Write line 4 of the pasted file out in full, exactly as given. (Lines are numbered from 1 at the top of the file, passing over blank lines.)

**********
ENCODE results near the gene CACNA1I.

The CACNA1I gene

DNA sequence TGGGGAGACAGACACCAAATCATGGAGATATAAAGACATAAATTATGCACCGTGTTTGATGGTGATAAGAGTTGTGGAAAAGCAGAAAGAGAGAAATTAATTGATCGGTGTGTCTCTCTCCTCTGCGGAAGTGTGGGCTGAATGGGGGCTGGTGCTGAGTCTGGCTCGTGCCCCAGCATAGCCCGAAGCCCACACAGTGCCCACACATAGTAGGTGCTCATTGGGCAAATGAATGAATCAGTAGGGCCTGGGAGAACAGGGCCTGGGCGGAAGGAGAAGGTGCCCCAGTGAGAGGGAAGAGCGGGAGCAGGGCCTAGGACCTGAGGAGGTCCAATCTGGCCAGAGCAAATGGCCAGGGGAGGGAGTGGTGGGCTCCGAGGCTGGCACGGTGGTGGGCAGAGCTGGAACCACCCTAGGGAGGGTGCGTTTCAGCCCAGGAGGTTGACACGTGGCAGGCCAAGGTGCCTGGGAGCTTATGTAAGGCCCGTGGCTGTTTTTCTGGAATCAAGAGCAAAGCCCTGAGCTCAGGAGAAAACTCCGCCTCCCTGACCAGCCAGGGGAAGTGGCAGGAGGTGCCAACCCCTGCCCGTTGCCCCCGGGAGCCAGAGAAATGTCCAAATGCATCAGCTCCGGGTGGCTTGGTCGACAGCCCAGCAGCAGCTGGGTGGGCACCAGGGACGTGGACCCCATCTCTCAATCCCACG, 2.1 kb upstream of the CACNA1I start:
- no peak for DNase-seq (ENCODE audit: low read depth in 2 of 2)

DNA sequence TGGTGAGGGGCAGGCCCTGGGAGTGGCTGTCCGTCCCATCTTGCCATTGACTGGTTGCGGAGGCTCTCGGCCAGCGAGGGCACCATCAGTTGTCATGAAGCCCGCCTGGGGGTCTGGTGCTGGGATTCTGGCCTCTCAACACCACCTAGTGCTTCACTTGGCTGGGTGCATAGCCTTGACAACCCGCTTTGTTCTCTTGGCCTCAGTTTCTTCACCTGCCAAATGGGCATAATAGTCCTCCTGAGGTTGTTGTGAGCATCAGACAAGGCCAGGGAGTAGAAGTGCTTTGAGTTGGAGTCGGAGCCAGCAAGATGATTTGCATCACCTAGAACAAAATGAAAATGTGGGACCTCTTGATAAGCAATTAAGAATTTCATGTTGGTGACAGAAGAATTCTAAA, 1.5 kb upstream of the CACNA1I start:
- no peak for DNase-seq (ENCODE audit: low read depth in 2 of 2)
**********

- no peak for DNase-seq (ENCODE audit: low read depth in 2 of 2)